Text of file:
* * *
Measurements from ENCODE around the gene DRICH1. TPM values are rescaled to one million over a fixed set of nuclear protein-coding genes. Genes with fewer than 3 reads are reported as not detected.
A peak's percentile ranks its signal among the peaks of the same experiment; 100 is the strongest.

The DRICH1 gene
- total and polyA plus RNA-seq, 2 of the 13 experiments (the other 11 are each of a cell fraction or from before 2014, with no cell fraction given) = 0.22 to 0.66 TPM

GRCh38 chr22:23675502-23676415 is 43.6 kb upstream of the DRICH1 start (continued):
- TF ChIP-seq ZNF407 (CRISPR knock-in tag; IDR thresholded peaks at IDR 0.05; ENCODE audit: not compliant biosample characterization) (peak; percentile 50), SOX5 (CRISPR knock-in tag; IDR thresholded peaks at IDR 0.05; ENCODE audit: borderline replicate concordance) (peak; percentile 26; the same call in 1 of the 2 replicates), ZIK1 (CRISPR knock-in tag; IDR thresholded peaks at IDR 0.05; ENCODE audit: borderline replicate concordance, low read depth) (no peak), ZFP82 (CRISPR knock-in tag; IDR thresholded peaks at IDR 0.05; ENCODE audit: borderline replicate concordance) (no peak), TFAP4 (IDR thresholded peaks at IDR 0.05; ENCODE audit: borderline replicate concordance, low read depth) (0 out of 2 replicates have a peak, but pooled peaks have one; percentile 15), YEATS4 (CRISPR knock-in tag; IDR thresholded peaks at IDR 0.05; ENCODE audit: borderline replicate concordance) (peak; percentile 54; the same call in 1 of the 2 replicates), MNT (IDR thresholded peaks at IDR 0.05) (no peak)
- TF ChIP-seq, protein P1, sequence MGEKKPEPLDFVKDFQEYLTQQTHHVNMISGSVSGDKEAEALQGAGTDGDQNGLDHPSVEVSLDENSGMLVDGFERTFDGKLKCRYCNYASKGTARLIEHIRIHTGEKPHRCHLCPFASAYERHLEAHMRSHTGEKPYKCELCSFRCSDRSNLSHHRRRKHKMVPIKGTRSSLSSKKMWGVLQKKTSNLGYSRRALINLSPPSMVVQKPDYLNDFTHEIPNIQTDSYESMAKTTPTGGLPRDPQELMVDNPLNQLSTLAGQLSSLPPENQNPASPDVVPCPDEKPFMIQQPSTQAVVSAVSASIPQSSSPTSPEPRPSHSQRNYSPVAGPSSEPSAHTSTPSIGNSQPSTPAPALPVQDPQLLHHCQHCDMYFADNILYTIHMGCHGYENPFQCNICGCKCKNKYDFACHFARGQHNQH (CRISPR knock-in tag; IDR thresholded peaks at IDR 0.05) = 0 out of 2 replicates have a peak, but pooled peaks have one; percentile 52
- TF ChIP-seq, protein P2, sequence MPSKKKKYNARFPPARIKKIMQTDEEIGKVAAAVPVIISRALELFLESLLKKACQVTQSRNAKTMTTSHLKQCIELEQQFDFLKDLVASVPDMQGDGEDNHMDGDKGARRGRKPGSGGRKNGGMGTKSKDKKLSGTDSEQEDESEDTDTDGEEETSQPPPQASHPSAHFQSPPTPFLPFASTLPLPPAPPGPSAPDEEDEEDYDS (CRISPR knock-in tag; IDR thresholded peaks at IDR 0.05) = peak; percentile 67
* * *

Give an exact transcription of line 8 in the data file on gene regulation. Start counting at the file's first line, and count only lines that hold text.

- TF ChIP-seq, protein P2, sequence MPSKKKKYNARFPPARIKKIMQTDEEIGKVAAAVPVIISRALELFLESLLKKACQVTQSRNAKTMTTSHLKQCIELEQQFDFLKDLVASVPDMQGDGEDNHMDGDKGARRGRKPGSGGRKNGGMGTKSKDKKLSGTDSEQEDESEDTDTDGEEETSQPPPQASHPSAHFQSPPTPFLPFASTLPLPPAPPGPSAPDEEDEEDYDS (CRISPR knock-in tag; IDR thresholded peaks at IDR 0.05) = peak; percentile 67